2 Santa Barbara Officers Awarded $3.2 Million in Gender Bias Suit


Two Santa Barbara police officers have won $3.2 million in damages in their two-year legal battle charging harassment and systematic discrimination against female officers.

The case, which included charges that plaintiffs Juanita Smith and Margaret Hause had received warnings to “watch their back” on patrol, had become an increasing embarrassment to city officials. The officials said Wednesday that changes have begun.

“I think the significance of the jury award was that jurors couldn’t believe how hard the city dug its heels in on this,” said attorney David Nye, one of two lawyers representing the officers. “The case was filed two years ago, and they were just trying to bring the department into the modern age.”

A jury awarded the damages on Tuesday after a 19-day trial.


Shortly before the trial began, according to Nye and attorney Janean Acavedo Daniels, Smith was promoted to sergeant, but was given the job of supervising parking checkers. That made her the first female sergeant in the department’s 102-history.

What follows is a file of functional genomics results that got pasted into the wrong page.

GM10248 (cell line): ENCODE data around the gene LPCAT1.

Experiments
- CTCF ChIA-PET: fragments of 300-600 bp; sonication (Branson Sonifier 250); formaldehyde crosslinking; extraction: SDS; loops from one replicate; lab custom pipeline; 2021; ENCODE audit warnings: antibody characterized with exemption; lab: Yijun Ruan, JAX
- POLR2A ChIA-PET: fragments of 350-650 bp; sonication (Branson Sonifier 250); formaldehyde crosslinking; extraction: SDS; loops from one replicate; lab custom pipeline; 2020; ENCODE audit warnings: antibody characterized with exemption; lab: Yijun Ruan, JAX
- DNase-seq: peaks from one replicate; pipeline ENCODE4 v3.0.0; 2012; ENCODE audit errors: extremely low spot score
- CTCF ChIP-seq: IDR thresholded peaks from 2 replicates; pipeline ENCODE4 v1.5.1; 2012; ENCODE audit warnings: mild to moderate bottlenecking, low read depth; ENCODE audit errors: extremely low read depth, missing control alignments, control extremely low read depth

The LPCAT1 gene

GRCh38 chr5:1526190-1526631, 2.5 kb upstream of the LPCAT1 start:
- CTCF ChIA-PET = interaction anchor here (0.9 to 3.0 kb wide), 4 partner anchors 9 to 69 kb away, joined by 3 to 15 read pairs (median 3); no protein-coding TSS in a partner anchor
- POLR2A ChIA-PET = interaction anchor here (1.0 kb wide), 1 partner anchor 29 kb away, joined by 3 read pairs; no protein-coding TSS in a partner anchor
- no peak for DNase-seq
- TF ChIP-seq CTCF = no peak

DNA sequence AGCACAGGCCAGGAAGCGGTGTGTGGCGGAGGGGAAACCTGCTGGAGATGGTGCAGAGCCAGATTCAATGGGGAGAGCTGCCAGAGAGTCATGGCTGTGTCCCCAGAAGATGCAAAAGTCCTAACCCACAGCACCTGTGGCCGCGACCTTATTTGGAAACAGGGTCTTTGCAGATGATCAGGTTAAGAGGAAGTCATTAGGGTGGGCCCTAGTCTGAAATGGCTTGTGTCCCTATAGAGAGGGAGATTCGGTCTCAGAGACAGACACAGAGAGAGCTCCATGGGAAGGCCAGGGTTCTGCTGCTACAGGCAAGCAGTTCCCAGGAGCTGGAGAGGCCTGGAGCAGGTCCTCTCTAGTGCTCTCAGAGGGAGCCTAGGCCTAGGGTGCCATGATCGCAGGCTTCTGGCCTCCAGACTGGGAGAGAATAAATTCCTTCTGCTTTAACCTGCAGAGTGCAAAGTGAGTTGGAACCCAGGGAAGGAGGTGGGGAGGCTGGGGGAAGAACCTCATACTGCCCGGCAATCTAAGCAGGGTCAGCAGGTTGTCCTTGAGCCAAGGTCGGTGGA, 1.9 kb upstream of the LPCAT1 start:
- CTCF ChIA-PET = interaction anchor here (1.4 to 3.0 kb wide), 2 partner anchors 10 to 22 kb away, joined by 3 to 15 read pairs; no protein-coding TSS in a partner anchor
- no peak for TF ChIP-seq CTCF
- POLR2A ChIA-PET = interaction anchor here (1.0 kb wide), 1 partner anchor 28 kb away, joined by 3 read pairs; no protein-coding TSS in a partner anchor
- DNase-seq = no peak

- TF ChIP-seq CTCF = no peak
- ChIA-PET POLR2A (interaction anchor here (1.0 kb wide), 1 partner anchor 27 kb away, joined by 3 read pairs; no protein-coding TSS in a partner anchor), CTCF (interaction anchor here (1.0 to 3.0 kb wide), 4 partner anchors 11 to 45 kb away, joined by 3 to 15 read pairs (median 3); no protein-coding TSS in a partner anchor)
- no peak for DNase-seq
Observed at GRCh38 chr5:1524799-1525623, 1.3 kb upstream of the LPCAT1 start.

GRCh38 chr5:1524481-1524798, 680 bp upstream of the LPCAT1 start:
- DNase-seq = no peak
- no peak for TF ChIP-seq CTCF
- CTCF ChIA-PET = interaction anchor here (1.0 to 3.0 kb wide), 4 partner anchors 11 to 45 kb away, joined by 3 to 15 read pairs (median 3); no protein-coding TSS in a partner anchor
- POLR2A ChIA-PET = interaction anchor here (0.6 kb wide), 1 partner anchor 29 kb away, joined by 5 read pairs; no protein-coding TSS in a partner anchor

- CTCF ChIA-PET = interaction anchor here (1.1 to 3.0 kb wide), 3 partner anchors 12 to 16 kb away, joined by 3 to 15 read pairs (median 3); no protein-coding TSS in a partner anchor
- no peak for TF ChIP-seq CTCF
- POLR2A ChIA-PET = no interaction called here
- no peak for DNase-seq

Lt. Michael Apland, a police spokesman, said Wednesday that Police Chief Cam Sanchez was not in office when the suit was filed and plans to improve the department’s dealings with women officers.

“It’s unfortunate that we got sued, but good things can come out of this,” Apland said.

The Santa Barbara force has 154 sworn officers, including 10 women, Apland said. He said Sanchez will meet with the entire department next week and will hold a separate meeting with women officers.


In announcing its decision, the jury specified $1.85 million in damages for Smith and $1.35 million for Hause, a community relations officer. Nye said both officers will ask Superior Court Judge James Brown to order the city to pay their court costs, which are expected to run into the hundreds of thousands of dollars.

City officials said they have not decided whether to appeal the decision or challenge the jury award.

The decision by city officials to fight the lawsuit for two years was similar to a stance taken by city officials in another case that had embarrassing racial overtones for Santa Barbara almost two decades ago.

Three members of the Harlem Globetrotters basketball team had been held by police at gunpoint and forced to lie spread-eagled on the ground on a busy Santa Barbara street because they appeared to match the general description of suspected bank robbers.


The Globetrotters, in Santa Barbara for an exhibition game against UC Santa Barbara, filed a $3-million federal lawsuit against the city, contending that they were arrested because of their race.

They settled the suit for $75,000 after about a year of negotiation, saying that they had made their point.